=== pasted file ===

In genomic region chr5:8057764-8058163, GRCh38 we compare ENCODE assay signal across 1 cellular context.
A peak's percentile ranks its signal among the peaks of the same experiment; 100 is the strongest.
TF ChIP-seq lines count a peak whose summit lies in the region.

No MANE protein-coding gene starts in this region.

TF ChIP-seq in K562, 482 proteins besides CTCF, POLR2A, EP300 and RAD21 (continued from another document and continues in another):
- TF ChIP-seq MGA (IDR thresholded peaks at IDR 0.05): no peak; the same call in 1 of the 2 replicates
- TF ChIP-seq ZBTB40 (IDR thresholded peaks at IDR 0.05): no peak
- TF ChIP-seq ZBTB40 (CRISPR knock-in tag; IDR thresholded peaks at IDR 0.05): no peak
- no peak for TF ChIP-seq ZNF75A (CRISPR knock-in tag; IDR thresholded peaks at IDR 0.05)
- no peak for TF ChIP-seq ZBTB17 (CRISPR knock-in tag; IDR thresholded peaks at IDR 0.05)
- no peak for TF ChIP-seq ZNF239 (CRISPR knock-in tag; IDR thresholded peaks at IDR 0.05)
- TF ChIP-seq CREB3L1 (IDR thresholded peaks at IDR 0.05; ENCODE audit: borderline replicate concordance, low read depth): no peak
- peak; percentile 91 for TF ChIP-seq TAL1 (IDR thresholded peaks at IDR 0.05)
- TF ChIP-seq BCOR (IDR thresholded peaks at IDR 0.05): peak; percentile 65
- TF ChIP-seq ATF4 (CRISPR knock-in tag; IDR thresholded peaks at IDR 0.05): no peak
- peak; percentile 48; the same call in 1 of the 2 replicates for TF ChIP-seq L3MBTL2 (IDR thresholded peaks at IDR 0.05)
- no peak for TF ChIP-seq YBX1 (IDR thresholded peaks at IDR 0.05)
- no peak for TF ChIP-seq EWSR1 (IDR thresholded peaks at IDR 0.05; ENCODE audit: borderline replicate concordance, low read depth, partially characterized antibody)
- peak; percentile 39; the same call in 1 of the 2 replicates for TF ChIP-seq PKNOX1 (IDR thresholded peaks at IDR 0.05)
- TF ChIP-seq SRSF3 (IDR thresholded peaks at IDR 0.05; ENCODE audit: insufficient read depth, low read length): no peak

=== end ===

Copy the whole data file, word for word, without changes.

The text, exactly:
In genomic region chr5:8057764-8058163, GRCh38 we compare ENCODE assay signal across 1 cellular context.
A peak's percentile ranks its signal among the peaks of the same experiment; 100 is the strongest.
TF ChIP-seq lines count a peak whose summit lies in the region.

No MANE protein-coding gene starts in this region.

TF ChIP-seq in K562, 482 proteins besides CTCF, POLR2A, EP300 and RAD21 (continued from another document and continues in another):
- TF ChIP-seq MGA (IDR thresholded peaks at IDR 0.05): no peak; the same call in 1 of the 2 replicates
- TF ChIP-seq ZBTB40 (IDR thresholded peaks at IDR 0.05): no peak
- TF ChIP-seq ZBTB40 (CRISPR knock-in tag; IDR thresholded peaks at IDR 0.05): no peak
- no peak for TF ChIP-seq ZNF75A (CRISPR knock-in tag; IDR thresholded peaks at IDR 0.05)
- no peak for TF ChIP-seq ZBTB17 (CRISPR knock-in tag; IDR thresholded peaks at IDR 0.05)
- no peak for TF ChIP-seq ZNF239 (CRISPR knock-in tag; IDR thresholded peaks at IDR 0.05)
- TF ChIP-seq CREB3L1 (IDR thresholded peaks at IDR 0.05; ENCODE audit: borderline replicate concordance, low read depth): no peak
- peak; percentile 91 for TF ChIP-seq TAL1 (IDR thresholded peaks at IDR 0.05)
- TF ChIP-seq BCOR (IDR thresholded peaks at IDR 0.05): peak; percentile 65
- TF ChIP-seq ATF4 (CRISPR knock-in tag; IDR thresholded peaks at IDR 0.05): no peak
- peak; percentile 48; the same call in 1 of the 2 replicates for TF ChIP-seq L3MBTL2 (IDR thresholded peaks at IDR 0.05)
- no peak for TF ChIP-seq YBX1 (IDR thresholded peaks at IDR 0.05)
- no peak for TF ChIP-seq EWSR1 (IDR thresholded peaks at IDR 0.05; ENCODE audit: borderline replicate concordance, low read depth, partially characterized antibody)
- peak; percentile 39; the same call in 1 of the 2 replicates for TF ChIP-seq PKNOX1 (IDR thresholded peaks at IDR 0.05)
- TF ChIP-seq SRSF3 (IDR thresholded peaks at IDR 0.05; ENCODE audit: insufficient read depth, low read length): no peak